Thousands Camp in Quake-Hit Turkey
ANKARA, Turkey (AP) _ Thousands of people left homeless or too frightened to return home after a strong earthquake struck rural central Turkey took shelter in tents or under plastic sheets in streets and parks today, the Anatolia news agency reported.
More aftershocks rattled Cankiri province following the magnitude 5.9 earthquake Tuesday that killed two people, injured more than 80 and collapsed thousands of homes.
The quake was centered on Cerkes, a town in the green hills 100 miles north of Ankara, in Cankiri province.
Some 4,600 homes were destroyed or damaged, most of them made of mud bricks or stones, Cankiri Governor Halil Ulusoy said.
In Orta _ one of the hardest-hit towns _ and surrounding villages, thousands of people were waiting for tents. Too few had reached the area and rain slowed efforts to erect those that were available.
People slept on rugs, sheltering beneath plastic sheets, Cumhuriyet newspaper reported.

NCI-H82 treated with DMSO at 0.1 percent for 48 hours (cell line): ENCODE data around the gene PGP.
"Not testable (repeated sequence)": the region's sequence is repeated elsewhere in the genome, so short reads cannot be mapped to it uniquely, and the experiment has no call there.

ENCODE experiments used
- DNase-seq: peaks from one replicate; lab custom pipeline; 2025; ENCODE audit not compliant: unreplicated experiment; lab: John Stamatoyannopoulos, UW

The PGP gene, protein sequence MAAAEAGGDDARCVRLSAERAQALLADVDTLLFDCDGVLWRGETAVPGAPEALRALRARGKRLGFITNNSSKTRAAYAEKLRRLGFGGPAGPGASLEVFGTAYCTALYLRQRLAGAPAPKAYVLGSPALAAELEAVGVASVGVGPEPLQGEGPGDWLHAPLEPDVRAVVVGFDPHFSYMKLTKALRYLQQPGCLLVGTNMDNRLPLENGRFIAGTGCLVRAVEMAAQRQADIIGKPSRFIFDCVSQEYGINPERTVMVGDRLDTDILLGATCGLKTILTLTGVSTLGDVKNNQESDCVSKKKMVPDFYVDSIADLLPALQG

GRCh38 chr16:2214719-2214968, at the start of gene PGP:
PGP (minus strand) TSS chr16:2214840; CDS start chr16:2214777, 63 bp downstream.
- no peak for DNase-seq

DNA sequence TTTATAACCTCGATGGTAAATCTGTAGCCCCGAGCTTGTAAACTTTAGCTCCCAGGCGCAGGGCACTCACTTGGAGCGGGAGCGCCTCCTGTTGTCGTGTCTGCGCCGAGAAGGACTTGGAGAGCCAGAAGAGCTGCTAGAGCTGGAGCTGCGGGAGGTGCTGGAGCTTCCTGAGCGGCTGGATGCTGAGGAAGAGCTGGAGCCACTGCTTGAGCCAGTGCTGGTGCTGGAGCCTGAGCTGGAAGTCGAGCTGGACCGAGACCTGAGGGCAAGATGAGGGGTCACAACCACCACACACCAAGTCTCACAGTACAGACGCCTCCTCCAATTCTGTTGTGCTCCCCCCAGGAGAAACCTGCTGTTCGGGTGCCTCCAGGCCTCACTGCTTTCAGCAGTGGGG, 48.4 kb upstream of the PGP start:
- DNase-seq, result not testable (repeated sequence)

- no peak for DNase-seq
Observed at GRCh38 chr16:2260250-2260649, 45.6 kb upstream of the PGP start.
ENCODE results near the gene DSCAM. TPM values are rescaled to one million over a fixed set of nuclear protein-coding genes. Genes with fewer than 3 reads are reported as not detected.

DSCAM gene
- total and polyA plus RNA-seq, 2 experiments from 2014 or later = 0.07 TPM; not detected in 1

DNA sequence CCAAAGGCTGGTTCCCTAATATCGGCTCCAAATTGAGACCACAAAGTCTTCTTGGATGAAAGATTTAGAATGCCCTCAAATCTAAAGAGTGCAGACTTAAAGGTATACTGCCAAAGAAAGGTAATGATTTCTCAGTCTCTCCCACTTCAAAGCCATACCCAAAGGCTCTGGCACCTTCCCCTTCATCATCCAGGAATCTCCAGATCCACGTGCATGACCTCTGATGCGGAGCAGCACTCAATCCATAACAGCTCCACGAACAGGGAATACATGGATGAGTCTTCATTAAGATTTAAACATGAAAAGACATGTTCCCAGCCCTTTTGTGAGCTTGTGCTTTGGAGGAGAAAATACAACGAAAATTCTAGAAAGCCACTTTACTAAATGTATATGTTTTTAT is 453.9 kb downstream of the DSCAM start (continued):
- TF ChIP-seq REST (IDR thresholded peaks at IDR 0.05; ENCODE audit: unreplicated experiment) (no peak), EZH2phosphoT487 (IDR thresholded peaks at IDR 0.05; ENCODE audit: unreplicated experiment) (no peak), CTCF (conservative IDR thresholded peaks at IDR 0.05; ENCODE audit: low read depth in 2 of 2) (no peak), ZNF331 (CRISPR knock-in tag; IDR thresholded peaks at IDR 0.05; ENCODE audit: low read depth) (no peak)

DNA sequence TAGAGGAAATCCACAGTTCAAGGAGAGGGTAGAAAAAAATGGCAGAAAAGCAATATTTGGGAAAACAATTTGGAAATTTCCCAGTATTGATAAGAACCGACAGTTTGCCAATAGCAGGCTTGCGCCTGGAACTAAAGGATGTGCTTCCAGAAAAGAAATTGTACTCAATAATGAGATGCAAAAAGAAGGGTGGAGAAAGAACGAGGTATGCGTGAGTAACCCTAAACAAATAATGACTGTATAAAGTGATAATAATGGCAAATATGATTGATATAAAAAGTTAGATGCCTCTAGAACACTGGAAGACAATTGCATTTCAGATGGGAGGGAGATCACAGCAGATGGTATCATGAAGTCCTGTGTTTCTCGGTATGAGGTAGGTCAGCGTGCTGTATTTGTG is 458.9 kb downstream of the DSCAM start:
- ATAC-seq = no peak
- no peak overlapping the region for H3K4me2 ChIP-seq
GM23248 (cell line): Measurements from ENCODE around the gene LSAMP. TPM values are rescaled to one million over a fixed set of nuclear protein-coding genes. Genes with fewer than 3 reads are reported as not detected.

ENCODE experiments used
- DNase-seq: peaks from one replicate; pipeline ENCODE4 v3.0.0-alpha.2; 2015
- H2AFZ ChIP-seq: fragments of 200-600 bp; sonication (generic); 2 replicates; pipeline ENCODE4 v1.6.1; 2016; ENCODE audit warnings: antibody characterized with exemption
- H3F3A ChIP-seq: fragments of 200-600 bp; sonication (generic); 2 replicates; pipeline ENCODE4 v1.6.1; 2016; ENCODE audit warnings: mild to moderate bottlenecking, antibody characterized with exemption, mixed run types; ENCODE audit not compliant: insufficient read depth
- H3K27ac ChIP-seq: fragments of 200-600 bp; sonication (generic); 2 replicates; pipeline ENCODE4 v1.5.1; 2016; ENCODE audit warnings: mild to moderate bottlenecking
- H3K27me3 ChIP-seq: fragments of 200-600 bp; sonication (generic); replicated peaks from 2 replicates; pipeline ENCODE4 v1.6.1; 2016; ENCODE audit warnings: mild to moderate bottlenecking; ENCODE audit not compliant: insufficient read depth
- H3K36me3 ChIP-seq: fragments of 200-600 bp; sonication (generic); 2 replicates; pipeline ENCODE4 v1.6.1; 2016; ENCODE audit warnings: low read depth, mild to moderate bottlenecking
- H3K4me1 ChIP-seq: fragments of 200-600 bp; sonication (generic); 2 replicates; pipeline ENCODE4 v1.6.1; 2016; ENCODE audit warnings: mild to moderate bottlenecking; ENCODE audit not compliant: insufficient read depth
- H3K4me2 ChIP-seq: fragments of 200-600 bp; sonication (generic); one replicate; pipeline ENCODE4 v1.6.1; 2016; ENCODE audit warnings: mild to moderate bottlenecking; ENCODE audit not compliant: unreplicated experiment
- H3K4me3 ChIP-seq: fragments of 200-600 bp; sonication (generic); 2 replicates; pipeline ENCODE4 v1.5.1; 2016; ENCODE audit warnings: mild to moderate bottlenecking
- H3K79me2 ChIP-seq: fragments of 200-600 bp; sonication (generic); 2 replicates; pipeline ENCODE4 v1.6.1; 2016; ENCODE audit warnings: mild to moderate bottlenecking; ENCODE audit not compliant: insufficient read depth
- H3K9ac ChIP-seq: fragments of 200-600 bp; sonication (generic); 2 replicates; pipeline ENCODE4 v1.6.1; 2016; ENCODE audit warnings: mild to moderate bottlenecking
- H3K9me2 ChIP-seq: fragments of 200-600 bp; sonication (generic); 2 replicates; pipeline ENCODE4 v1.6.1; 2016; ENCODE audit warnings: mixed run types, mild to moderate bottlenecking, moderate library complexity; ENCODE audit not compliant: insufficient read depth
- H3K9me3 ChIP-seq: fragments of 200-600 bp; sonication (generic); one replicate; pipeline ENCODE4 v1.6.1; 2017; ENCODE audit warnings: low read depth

Soldiers and aid teams were setting up 1,500 tents, Ulusoy told NTV newschannel.
``We will receive 2000 tents more today and I hope the problem will be alleviated in a very short time,″ he said.
The two people killed were a beekeeper crushed when the roof and a wall of his home collapsed onto his bed in the village of Orta Karga and a 17-year-old boy who died when a three-story building collapsed in Cubuk, just outside the capital, Ankara.
Many people, recalling the devastating toll of two previous earthquakes, were grateful that few people died.
``Thankfully, this time the death toll is low,″ headlined the Islamic-leaning Akit newspaper.
Villagers said the death toll might have been higher, but many people were either awake and out of their homes at morning Islamic prayers or in the fields tending their sheep when the quake struck at 5:40 a.m. Tuesday.
Cankiri lies close to the North Anatolian Fault, the source of two strong earthquakes that leveled parts of northwestern Turkey in August and November, killing more than 18,000 people and destroying thousands of buildings.
The government, which had been severely criticized for its slow response during those two quakes, was better organized this time. It quickly sent helicopters to assess the damage, set up crisis centers to coordinate rescue operations and dispatched mobile kitchens, medical centers, blankets and tents.